The Syndrome

The syndrome was named after an ophthalmologist called Edward Treacher Collins in 1900.It can also be known by other names such as Berry-Treacher Collins Syndrome, Franceschetti-Klein Syndrome, Franceschetti-Zwahlen Syndrome and Thomson complex. It is a condition that causes facial malformations and severe hearing loss.

Physical Characteristics

Someone with Treacher Collins Syndrome may have malformed cheekbones, chin, nose, jaw and temples. Eyelids are often drooping, seeming not to support the eyes, and there may be a small nick in the lower lid. The ears may be malformed or completely absent. Hairline and palate may also be unusual.

Depressed Cheekbones

The cheekbones can be underdeveloped or absent. This means that the cheek muscles join onto the lower jaw muscles and so cause sloping eyes. This can be corrected by surgery using implants and bone grafts.

Malformed or Absent Ears

This will vary greatly from case to case. Some may just have small ears, others may have no ears at all. The outer ear may be folded or squashed. The middle ear can also be malformed or missing. Any hearing loss is almost always conductive and can vary from partial to severe.

Corrective surgery will depend on the individual and on which parts of the ear are missing. Artificial ears can be attached using Titanium, a metal that uniquely bonds with bone. Hearing may be improved with hearing aids. Most often a bone conduction hearing aid is used, attached to a headband, or a Bone Anchored Hearing Aid attached directly to the mastoid bone.

Receded Chin

The Treacher Collins baby is often born with a much receded lower jaw. This can improve as the child grows.

Hair Growth

This again is quite common at birth. The hairline continues across the cheek forming a definite sideburn towards the mouth. This may only be temporary and varies from child to child.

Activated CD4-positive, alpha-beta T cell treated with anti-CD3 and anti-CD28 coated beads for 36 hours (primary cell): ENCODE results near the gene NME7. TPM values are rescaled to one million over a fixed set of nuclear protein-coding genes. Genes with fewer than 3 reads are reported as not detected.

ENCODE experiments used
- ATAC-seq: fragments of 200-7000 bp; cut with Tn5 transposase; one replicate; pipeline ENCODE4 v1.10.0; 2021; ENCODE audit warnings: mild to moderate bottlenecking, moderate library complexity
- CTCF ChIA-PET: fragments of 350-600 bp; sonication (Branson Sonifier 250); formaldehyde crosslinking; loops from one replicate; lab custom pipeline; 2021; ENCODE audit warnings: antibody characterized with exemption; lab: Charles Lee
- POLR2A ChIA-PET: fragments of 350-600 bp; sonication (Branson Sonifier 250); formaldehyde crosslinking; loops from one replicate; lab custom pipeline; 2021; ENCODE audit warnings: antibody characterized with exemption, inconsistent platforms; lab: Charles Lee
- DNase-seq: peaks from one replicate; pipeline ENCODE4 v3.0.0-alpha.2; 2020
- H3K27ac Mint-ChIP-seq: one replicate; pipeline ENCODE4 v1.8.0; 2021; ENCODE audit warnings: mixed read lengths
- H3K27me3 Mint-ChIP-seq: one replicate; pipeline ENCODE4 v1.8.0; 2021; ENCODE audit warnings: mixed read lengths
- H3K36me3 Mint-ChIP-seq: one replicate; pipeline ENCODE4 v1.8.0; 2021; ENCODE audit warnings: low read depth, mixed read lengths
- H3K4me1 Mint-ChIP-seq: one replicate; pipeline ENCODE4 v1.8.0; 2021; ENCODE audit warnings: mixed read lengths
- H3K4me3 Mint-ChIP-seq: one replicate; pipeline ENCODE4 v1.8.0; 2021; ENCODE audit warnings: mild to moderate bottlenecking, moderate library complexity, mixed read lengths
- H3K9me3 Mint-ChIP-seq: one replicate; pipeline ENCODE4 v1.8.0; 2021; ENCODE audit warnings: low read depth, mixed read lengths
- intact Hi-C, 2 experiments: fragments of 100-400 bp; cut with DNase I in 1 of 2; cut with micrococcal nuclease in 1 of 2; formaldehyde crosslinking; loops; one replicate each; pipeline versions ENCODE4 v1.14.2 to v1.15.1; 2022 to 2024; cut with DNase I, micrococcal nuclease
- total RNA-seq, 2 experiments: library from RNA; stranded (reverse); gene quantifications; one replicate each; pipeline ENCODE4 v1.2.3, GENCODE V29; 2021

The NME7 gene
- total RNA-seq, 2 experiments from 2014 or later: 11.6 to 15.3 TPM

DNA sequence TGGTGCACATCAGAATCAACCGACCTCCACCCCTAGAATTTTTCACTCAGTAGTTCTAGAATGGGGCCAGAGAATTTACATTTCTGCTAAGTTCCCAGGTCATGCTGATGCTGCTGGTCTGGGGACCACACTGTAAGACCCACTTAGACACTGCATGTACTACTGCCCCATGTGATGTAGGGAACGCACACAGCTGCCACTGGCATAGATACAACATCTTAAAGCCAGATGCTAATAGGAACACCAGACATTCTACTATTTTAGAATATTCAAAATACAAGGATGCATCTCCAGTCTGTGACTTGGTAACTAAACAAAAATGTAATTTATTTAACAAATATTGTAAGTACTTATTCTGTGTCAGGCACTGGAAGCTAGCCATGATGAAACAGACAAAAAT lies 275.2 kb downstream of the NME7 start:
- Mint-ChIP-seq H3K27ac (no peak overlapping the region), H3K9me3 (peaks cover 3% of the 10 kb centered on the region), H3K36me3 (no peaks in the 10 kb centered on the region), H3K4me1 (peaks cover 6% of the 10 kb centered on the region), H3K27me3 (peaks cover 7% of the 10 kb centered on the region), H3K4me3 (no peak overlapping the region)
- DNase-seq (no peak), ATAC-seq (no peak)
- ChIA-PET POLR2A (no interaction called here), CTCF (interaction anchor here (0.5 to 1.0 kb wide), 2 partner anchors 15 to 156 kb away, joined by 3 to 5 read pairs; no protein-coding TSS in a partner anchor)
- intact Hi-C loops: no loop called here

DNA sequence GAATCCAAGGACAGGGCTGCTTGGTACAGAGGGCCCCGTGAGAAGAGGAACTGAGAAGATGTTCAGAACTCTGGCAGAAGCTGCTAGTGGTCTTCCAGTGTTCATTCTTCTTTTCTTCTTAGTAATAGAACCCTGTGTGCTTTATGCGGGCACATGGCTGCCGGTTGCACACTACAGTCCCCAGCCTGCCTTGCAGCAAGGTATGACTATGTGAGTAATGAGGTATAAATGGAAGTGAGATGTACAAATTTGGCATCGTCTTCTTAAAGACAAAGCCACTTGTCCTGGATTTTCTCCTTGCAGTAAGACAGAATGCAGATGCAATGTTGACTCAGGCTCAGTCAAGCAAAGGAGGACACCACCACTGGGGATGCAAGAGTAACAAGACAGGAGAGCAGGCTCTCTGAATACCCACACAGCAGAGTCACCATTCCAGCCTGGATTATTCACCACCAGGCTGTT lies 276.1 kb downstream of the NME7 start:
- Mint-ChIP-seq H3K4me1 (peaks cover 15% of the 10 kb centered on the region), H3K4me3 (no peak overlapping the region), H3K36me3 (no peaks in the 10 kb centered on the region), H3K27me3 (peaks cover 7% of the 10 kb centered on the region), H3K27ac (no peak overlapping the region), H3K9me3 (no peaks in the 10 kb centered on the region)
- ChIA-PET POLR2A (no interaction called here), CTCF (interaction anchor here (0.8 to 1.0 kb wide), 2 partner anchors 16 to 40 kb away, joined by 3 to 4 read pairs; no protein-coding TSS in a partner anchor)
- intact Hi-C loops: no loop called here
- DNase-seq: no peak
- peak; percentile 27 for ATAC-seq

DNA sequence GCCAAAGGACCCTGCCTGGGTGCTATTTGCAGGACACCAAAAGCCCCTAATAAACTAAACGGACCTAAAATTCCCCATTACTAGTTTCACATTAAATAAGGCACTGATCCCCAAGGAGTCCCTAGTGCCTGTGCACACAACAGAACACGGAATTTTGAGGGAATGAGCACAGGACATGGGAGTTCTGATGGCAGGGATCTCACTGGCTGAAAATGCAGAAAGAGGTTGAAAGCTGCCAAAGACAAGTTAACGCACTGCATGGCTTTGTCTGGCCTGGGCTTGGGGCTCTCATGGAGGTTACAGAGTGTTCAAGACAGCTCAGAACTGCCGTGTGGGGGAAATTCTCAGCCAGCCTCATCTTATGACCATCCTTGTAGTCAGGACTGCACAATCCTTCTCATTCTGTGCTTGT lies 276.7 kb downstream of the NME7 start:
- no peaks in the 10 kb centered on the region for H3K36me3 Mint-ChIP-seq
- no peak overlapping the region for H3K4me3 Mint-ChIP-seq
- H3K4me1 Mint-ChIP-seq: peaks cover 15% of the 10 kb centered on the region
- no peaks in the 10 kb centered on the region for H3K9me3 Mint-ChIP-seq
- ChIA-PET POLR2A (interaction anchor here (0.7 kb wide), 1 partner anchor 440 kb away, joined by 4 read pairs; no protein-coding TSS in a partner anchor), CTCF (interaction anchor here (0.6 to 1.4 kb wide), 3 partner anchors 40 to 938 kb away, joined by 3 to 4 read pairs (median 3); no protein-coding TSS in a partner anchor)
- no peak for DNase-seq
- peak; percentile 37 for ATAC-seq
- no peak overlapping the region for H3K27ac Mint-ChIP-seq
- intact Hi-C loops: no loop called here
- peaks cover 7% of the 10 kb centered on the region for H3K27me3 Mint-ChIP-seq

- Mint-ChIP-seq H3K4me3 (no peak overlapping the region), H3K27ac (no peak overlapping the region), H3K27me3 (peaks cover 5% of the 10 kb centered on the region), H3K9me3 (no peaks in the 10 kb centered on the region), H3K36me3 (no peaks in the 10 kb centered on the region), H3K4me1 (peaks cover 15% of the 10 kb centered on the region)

Other Possible Problems

Breathing problems can occur. In small children and babies breathing can be very noisy. When colds or infections occur the usual problems are sometimes more severe. This is because the roof of the mouth may be high and the nasal passages very small. Snoring is a common problem and may be loud. Eye infections are common in children.

Dental problems may occur because of the smallness of the mouth. A receded jaw could cause overcrowded teeth or an incorrect bite. All this can be improved by orthodontic treatment. Cleft palate or choanal atresia conditions may be present in severe cases.

Is It Inherited?

Yes - but you must have the syndrome to pass it on. For those that have the Syndrome there is a 50-50 chance of having children affected by it. The severity of a parent's condition is not an indication of the possible severity of the child. This means that a severely affected parent may have a mildly affected child and vice-versa.

Each case will be different and must be assessed individually. The psychological affects of Treacher Collins Syndrome are significant due to facial malformations. It is important to have correct consultation on everything involved.

Over half of Treacher Collins Syndrome cases are a result of fresh genetic mutation, not direct inheritance from parents. These children in turn will have a 50-50 chance of passing it on.

The Future

It is important to remember that Treacher Collins Syndrome is not progressive. Children do not get worse. In fact many features can be improved by growth and by surgery and other treatment.

Because it can be inherited people with Treacher Collins Syndrome should seek guidance from a qualified genetic counsellor if considering having children.